Today, Assistant Secretary of State Christopher Hill said the six-party talks to disarm North Korea could resume this month. Hill, America’s chief representative at the long-running negotiations, is in Moscow in an effort to save the Bush administration’s faltering campaign to take away Pyongyang’s nuclear weapons. Kim Jong Il’s militant state failed to honor an agreement to make a declaration of all its nuclear programs by the end of 2007.
This is a particularly bad moment for Kim to stiff the international community. He is set to lose his most valuable ally, the other Korea. Elections last month ended a decade of “progressive”—actually leftist—rule in the South. A conservative, Lee Myung-bak, is set to take over on February 25. After his victory, Lee’s spokesman stated that he would review Seoul’s policies and programs that have supported its northern neighbor. The potential loss of assistance is critical because the North Korean economy largely failed to respond to a package of restructuring measures announced in July 2002, and since then aid from China and South Korea is the primary reason why the regime has remained afloat. Kim Jong Il’s one-man government appears so shaky that some American and South Korean officials think that North Korea could collapse in the near future.
These and other developments suggest that Kim should be even more amenable to giving up his arsenal for immediate financial assistance and the promise of admission into the international community. On the contrary, he is digging in his heels.
Why is he doing that? Hill provided one clue yesterday when he was in Beijing. There the American envoy told reporters that Pyongyang was delaying the issuance of its declaration because “to acknowledge certain activities would invite additional questioning on our part and further scrutiny on things.” By “certain activities,” Hill was primarily referring to North Korea’s efforts to develop a program to build nukes with uranium cores.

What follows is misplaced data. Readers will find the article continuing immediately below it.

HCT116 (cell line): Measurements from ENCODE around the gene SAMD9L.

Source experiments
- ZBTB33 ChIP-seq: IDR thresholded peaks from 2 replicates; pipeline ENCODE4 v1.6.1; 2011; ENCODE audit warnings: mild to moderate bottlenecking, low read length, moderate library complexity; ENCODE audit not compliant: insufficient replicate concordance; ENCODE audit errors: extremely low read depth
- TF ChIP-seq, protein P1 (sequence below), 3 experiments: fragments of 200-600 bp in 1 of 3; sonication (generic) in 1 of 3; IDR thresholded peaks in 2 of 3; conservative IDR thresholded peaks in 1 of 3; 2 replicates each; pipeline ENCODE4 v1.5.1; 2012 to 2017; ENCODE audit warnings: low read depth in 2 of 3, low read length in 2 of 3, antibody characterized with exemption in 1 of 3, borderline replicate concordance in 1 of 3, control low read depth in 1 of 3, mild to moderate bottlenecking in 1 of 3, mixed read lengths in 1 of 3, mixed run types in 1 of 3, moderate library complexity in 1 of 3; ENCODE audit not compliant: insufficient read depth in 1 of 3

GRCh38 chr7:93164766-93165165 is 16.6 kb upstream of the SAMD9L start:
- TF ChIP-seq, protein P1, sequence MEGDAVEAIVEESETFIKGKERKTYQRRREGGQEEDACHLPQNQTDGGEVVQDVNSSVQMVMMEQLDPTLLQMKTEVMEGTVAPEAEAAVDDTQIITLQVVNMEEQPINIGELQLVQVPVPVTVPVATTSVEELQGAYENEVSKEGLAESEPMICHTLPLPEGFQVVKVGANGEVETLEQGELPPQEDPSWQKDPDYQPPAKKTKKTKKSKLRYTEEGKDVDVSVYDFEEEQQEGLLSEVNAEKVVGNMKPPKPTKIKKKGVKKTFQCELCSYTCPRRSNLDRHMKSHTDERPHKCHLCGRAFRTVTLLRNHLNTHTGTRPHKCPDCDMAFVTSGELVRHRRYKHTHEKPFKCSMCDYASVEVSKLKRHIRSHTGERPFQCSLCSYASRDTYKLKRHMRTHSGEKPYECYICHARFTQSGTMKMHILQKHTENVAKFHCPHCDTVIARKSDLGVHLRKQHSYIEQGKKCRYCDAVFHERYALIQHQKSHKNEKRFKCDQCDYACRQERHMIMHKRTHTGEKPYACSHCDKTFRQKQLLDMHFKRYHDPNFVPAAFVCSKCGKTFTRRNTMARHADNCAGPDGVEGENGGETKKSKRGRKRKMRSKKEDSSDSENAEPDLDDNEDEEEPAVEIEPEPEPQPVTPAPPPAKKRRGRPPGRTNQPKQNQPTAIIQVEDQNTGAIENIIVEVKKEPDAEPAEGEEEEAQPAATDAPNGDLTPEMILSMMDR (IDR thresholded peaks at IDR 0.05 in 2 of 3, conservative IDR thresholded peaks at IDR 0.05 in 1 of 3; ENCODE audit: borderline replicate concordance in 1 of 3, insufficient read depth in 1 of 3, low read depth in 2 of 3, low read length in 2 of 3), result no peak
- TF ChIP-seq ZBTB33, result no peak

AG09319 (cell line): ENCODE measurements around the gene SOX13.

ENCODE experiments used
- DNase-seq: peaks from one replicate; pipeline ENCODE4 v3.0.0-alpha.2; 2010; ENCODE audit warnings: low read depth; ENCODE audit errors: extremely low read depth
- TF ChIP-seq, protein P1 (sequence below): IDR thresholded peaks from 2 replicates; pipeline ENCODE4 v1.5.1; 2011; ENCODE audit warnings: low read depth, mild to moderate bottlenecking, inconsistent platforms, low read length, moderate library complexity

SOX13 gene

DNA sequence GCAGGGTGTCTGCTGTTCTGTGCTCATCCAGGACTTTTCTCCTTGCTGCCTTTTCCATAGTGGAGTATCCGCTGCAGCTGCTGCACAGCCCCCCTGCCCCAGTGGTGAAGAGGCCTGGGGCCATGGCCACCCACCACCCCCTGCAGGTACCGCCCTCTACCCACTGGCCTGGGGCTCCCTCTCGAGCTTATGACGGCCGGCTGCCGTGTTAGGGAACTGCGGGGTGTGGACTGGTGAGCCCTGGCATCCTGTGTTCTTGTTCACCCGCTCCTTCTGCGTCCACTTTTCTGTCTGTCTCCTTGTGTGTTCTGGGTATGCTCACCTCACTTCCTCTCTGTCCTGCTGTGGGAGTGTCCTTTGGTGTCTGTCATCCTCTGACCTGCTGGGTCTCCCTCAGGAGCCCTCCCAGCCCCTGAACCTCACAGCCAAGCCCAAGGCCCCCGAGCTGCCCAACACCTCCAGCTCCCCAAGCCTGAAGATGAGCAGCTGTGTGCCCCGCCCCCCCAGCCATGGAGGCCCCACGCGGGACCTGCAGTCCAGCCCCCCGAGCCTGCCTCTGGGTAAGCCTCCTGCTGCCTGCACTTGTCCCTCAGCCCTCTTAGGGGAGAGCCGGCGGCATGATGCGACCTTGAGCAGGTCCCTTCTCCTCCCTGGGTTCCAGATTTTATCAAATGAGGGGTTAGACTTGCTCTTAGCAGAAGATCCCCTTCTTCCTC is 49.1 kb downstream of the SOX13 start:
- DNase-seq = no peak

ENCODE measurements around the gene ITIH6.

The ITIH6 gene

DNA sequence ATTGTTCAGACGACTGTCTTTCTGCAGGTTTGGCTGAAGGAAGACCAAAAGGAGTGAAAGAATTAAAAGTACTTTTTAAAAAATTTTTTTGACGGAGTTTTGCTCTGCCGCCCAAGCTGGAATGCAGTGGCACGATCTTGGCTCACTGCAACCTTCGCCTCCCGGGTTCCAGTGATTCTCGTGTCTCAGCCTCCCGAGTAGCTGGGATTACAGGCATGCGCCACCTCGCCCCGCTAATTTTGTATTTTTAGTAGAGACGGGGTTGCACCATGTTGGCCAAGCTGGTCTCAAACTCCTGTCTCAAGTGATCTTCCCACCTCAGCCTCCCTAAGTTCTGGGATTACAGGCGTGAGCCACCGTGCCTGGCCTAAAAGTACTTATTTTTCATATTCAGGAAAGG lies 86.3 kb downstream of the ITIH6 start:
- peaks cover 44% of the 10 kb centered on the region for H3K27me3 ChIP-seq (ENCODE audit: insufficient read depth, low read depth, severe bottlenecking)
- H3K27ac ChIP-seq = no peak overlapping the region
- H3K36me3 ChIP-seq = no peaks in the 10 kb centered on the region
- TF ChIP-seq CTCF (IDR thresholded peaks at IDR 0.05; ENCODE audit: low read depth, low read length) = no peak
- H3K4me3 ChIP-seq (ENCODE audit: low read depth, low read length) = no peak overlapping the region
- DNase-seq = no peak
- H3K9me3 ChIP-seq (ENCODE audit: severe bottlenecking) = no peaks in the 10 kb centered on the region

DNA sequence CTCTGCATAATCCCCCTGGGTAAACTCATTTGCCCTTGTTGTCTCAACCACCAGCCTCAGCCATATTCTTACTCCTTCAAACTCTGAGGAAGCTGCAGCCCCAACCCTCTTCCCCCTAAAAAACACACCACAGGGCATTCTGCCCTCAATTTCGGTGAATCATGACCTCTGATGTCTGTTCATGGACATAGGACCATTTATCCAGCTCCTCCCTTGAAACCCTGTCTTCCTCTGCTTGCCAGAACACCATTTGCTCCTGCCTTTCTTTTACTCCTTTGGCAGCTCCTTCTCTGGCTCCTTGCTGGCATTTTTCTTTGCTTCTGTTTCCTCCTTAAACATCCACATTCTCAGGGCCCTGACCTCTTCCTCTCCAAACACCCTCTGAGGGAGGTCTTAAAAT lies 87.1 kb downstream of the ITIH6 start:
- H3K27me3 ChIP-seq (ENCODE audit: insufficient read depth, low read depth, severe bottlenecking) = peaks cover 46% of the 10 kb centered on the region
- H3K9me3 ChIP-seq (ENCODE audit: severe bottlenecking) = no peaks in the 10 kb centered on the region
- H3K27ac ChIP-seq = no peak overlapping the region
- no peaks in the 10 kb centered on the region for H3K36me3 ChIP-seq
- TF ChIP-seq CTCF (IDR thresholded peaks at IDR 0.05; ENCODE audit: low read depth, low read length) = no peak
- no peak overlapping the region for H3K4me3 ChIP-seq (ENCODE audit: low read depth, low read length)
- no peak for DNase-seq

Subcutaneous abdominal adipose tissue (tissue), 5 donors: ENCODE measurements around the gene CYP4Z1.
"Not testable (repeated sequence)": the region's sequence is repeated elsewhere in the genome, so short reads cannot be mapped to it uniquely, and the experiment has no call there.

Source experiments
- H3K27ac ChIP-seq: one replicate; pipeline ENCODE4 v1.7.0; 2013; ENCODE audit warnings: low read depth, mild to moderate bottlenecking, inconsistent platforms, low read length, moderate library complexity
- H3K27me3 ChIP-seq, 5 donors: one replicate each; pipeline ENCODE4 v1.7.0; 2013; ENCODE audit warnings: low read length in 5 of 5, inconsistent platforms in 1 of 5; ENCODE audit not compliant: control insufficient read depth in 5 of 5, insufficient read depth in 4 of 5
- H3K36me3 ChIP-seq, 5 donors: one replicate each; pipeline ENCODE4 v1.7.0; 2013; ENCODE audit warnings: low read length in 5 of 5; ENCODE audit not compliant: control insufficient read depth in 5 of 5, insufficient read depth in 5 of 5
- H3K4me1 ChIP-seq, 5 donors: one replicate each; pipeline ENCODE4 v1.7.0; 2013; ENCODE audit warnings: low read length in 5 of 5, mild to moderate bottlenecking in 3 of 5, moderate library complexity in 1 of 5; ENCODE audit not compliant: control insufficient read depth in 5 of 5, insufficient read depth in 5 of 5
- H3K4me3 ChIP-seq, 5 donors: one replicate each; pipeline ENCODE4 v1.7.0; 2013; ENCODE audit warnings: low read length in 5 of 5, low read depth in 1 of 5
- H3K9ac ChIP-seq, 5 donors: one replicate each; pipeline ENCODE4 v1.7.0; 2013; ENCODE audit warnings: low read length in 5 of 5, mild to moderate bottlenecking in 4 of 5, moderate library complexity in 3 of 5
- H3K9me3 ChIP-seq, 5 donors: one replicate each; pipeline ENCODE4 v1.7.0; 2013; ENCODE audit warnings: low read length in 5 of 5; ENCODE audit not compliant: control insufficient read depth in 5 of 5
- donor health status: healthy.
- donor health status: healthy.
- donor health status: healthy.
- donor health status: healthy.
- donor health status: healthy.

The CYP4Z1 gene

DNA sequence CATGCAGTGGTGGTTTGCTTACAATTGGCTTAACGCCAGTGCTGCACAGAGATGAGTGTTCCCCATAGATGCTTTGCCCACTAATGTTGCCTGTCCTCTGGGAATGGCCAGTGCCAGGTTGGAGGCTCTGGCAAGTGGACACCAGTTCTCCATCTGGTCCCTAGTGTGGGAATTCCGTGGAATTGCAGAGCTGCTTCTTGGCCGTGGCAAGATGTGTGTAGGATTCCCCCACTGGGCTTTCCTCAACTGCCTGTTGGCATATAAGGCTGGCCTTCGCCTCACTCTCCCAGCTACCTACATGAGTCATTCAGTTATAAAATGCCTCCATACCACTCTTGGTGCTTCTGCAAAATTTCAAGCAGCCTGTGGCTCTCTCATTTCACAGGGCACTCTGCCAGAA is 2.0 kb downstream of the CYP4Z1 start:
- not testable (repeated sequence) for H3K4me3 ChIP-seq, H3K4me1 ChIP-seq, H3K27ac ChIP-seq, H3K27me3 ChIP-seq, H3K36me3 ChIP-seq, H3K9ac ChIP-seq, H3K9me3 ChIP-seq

There is, in all probability, great concern in Beijing that a complete North Korean declaration would reveal the Chinese origin of Pyongyang’s uranium program. Dr. Abdul Qadeer Khan, the head of a global black-market ring in nuclear weapons technology, said he began working with North Korea around 1991. Khan agreed to transfer Chinese-designed equipment to Pyongyang, and China helped him deliver it. When Khan’s proliferation activities were exposed in the early part of this decade, Beijing persuaded Islamabad to end its investigation, pardon Khan, and keep him away from American interrogators. Beijing has steadfastly professed that it has been “completely in the dark” about Kim Jong Il’s uranium program when it is clear that it had substantial knowledge.
These denials are, as intelligence analyst John Loftus notes, “a real signal of partnership.” Some speculate that the Chinese may even have developed the long-term master plan that contemplated Pyongyang giving up its visible plutonium weapons program and keeping its covert uranium one. In any event, on Monday Agence France-Presse reported that China has developed contingency plans to grab North Korea’s nukes if that is necessary. Such an exercise would, of course, eliminate evidence of Beijing’s nuclear assistance to Pyongyang. In light of all the evidence, it appears that China recently ordered North Korea not to provide its promised declaration of its nuclear activities.
Another round of six-party talks, which Christopher Hill wants, will not help persuade North Korea to give up its arsenal. Yet insisting on a complete declaration and dragging out the disarmament process may help smoke out the world’s most dangerous proliferator. And I’m not referring to North Korea.